What I mean is the *current behavior* is the least obvious choice :D -Steve
Mar 21 2012
prev sibling next sibling parent reply Jacob Carlborg <doob me.com> writes:
On 2012-03-21 04:54, Nick Sabalausky wrote:
 Hear me out... ;)

 Using empty seems to be emerging as the recommended practice for testing
 whether an array is empty. And that makes sense as it's consistent with
 other ranges. I'm all in favor of that.

 But I've found myself avoiding empty (and instead doing arr=="" or checking
 the .length) just because empty doesn't work on arrays unless you've already
 imported std.array (unless my knowledge is out-of-date, which is possible
 considering how fast things are moving ;) ). So doing "arr.empty" is a
 little messy and increases my cognitive load, whereas arr=="", arr==[], and
 arr.length == 0, "just work".

 Considering that:

 1. Arrays are (from the user's perspective) a built-in type that doesn't
 need to be explicitly imported.

 2. Calling 'empty' is (for good reason) the recommended standard practice
 for checking if arrays are empty.

 ...Perhaps it would make sense for empty(T)(T[] a) to be moved into
 object.d, or at least somewhere it will always be implicitly included? Being
 a standard part of arrays and input ranges already effectively elevates
 "empty" to a relatively special status anyway.

Sure, why not. Do we want an "any" function as well, that is the opposite? -- /Jacob Carlborg
Mar 21 2012
parent reply "Nick Sabalausky" <a a.a> writes:
"Jacob Carlborg" <doob me.com> wrote in message 
news:jkc321$25pv$1 digitalmars.com...
 On 2012-03-21 04:54, Nick Sabalausky wrote:
 Hear me out... ;)

 Using empty seems to be emerging as the recommended practice for testing
 whether an array is empty. And that makes sense as it's consistent with
 other ranges. I'm all in favor of that.

 But I've found myself avoiding empty (and instead doing arr=="" or 
 checking
 the .length) just because empty doesn't work on arrays unless you've 
 already
 imported std.array (unless my knowledge is out-of-date, which is possible
 considering how fast things are moving ;) ). So doing "arr.empty" is a
 little messy and increases my cognitive load, whereas arr=="", arr==[], 
 and
 arr.length == 0, "just work".

 Considering that:

 1. Arrays are (from the user's perspective) a built-in type that doesn't
 need to be explicitly imported.

 2. Calling 'empty' is (for good reason) the recommended standard practice
 for checking if arrays are empty.

 ...Perhaps it would make sense for empty(T)(T[] a) to be moved into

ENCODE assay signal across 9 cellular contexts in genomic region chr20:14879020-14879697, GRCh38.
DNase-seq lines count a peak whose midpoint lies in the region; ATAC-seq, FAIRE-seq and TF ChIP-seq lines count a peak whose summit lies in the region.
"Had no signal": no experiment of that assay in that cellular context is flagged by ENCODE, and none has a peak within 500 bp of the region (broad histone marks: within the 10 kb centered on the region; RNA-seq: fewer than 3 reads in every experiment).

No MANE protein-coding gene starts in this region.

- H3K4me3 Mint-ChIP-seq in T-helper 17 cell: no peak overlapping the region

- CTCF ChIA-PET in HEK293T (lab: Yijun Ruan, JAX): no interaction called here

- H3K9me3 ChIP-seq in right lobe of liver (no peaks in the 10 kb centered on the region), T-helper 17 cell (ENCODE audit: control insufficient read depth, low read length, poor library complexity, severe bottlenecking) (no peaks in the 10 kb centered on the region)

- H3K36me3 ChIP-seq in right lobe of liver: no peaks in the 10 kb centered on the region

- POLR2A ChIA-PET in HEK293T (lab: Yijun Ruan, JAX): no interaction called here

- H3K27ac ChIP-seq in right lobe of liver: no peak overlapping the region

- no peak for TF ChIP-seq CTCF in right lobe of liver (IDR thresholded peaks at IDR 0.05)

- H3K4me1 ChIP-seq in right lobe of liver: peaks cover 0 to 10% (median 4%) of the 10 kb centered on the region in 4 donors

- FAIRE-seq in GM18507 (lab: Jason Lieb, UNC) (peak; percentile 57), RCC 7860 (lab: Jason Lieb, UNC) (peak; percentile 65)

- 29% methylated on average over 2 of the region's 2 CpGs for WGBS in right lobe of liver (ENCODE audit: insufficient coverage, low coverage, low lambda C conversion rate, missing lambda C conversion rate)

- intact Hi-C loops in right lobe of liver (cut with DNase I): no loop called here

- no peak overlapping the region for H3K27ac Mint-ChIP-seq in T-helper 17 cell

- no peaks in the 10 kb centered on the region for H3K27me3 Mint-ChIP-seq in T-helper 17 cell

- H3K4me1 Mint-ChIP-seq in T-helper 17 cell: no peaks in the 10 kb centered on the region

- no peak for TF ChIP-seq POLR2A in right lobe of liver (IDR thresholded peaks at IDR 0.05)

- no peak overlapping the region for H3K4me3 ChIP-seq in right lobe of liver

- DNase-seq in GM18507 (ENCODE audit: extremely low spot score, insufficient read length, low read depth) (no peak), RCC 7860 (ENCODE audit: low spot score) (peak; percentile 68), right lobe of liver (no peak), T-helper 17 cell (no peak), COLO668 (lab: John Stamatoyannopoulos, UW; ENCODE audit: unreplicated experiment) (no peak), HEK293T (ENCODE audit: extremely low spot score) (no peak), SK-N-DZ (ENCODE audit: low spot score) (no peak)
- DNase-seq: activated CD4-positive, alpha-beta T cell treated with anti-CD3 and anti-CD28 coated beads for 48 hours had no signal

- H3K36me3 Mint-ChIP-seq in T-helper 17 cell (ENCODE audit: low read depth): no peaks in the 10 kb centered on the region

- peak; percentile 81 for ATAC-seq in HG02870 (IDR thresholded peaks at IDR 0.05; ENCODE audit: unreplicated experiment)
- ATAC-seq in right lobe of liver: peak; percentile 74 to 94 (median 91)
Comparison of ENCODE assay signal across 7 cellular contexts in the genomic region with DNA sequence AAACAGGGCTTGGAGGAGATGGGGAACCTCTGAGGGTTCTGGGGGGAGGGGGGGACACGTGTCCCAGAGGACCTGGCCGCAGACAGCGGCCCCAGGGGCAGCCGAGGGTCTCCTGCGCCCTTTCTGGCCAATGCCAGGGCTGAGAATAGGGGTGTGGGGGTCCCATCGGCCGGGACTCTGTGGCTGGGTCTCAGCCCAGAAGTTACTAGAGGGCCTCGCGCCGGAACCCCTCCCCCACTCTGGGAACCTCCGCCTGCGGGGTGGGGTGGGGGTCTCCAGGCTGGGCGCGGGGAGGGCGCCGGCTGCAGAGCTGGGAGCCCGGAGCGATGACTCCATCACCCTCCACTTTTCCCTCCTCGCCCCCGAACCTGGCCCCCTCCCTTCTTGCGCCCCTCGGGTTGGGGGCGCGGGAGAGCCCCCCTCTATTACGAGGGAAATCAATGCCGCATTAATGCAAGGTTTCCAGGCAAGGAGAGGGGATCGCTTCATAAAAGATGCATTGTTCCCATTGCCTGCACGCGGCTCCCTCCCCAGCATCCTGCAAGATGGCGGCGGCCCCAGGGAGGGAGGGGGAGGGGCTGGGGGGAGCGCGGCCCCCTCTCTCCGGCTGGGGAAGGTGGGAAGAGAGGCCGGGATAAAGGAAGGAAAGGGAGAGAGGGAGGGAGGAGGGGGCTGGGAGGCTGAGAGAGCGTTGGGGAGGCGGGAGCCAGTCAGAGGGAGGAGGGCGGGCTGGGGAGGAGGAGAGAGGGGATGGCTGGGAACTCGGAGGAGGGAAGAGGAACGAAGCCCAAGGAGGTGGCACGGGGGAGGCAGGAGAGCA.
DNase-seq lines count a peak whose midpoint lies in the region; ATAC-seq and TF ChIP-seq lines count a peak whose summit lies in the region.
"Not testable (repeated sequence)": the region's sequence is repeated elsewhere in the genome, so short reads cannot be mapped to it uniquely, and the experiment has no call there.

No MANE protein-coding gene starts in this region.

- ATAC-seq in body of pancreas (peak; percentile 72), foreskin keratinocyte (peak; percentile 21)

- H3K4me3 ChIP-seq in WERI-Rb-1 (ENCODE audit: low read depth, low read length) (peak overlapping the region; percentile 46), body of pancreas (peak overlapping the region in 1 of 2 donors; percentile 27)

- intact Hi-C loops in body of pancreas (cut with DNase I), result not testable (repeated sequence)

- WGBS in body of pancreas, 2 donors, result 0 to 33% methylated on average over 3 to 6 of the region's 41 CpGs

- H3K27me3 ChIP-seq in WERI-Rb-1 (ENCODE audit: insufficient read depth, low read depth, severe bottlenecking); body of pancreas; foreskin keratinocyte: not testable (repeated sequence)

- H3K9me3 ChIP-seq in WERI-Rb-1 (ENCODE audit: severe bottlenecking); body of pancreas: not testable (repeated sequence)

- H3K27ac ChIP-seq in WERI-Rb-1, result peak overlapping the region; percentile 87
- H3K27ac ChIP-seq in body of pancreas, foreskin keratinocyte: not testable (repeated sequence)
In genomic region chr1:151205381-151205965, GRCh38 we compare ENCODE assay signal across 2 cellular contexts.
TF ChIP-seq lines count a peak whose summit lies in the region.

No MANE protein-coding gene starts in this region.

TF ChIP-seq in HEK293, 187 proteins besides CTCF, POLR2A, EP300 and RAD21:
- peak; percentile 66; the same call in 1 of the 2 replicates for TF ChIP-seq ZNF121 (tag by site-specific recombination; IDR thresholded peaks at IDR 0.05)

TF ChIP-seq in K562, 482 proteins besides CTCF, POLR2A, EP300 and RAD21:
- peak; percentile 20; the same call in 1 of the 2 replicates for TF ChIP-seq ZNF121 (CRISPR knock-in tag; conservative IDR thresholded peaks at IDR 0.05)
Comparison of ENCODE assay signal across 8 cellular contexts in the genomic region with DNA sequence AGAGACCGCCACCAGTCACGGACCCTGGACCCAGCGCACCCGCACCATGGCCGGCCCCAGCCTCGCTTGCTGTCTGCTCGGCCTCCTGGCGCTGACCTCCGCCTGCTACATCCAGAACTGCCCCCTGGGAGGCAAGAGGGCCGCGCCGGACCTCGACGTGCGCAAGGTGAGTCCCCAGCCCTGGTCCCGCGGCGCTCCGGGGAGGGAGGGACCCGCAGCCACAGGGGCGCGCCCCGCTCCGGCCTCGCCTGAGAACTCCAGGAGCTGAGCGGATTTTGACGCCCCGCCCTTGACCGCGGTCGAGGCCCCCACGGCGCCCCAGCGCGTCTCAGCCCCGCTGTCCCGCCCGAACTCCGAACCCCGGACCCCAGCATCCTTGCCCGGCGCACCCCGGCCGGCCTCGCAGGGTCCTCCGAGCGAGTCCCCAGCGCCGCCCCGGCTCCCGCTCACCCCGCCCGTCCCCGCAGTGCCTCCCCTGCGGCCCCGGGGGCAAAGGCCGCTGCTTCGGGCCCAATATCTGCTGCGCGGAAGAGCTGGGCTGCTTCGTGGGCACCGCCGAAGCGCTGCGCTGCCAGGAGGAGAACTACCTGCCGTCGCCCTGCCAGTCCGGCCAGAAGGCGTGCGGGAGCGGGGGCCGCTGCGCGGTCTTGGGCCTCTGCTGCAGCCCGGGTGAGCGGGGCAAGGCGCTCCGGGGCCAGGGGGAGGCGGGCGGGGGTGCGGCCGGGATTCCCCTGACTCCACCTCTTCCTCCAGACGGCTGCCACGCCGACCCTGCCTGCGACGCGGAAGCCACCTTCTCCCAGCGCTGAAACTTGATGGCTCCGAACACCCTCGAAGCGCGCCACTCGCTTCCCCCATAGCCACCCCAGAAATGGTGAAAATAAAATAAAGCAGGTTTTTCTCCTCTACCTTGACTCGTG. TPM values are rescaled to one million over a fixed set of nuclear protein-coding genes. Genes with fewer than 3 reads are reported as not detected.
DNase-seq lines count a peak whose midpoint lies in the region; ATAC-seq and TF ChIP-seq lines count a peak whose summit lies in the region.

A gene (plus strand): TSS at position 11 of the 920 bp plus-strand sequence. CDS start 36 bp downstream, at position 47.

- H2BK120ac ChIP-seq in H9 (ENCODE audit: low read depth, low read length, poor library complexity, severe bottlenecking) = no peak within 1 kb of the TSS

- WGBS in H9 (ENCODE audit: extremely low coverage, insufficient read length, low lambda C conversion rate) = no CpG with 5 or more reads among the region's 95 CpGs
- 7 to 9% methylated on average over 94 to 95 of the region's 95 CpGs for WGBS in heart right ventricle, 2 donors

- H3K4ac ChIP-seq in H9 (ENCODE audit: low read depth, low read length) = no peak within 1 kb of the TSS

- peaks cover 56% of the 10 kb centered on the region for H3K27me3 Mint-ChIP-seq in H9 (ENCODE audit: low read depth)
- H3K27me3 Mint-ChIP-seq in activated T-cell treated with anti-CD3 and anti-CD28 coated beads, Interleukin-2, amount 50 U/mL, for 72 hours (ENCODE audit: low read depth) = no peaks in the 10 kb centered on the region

object.d, or at least somewhere it will always be implicitly included? 
 Being
 a standard part of arrays and input ranges already effectively elevates
 "empty" to a relatively special status anyway.

Sure, why not. Do we want an "any" function as well, that is the opposite?

I think "!array.empty" is plenty sufficient. Besides, there are other good uses of "any" that have been brought up before.
Mar 21 2012
next sibling parent reply Jacob Carlborg <doob me.com> writes:
On 2012-03-21 09:42, Nick Sabalausky wrote:
 "Jacob Carlborg"<doob me.com>  wrote in message
 Sure, why not. Do we want an "any" function as well, that is the opposite?

I think "!array.empty" is plenty sufficient. Besides, there are other good uses of "any" that have been brought up before.

Actually I was thinking something like "any?" in Ruby: http://www.ruby-doc.org/core-1.8.7/Enumerable.html#method-i-any-3F -- /Jacob Carlborg
Mar 21 2012
parent reply Jacob Carlborg <doob me.com> writes:
On 2012-03-21 21:49, Jonathan M Davis wrote:
 On Wednesday, March 21, 2012 10:17:08 Jacob Carlborg wrote:
 http://www.ruby-doc.org/core-1.8.7/Enumerable.html#method-i-any-3F

So, std.algorithm.canFind then? There has been some discussion of renaming it to any (or at least the overload that just takes the predicate and the range), but canFind gives you the behavior regardless. - Jonathan M Davis

Yes, I didn't see the overload. But the Ruby version has a default predicate, that does this: canFind!("a")([3, 4, 5]); I'm usually using "any?" to check if an array contains any values. -- /Jacob Carlborg
Mar 21 2012
parent Jacob Carlborg <doob me.com> writes:
On 2012-03-21 23:25, Simen Kjærås wrote:

 I hope you mean canFind!("true")([3, 4, 5]);. canFind!"a" fails for
 arrays where all elements are 0.

Yes. I'm not really familiar with canFind or std.algorithms in general. -- /Jacob Carlborg
Mar 25 2012
prev sibling next sibling parent "Jonathan M Davis" <jmdavisProg gmx.com> writes:
On Wednesday, March 21, 2012 10:17:08 Jacob Carlborg wrote:
 On 2012-03-21 09:42, Nick Sabalausky wrote:
 "Jacob Carlborg"<doob me.com> wrote in message
 
 Sure, why not. Do we want an "any" function as well, that is the
 opposite?

I think "!array.empty" is plenty sufficient. Besides, there are other good uses of "any" that have been brought up before.

Actually I was thinking something like "any?" in Ruby: http://www.ruby-doc.org/core-1.8.7/Enumerable.html#method-i-any-3F

So, std.algorithm.canFind then? There has been some discussion of renaming it to any (or at least the overload that just takes the predicate and the range), but canFind gives you the behavior regardless. - Jonathan M Davis
Mar 21 2012
prev sibling parent =?utf-8?Q?Simen_Kj=C3=A6r=C3=A5s?= <simen.kjaras gmail.com> writes:
On Wed, 21 Mar 2012 22:30:17 +0100, Jacob Carlborg <doob me.com> wrote:

 On 2012-03-21 21:49, Jonathan M Davis wrote:
 On Wednesday, March 21, 2012 10:17:08 Jacob Carlborg wrote:
 http://www.ruby-doc.org/core-1.8.7/Enumerable.html#method-i-any-3F

So, std.algorithm.canFind then? There has been some discussion of renaming it to any (or at least the overload that just takes the predicate and the range), but canFind gives you the behavior regardless. - Jonathan M Davis

Yes, I didn't see the overload. But the Ruby version has a default predicate, that does this: canFind!("a")([3, 4, 5]); I'm usually using "any?" to check if an array contains any values.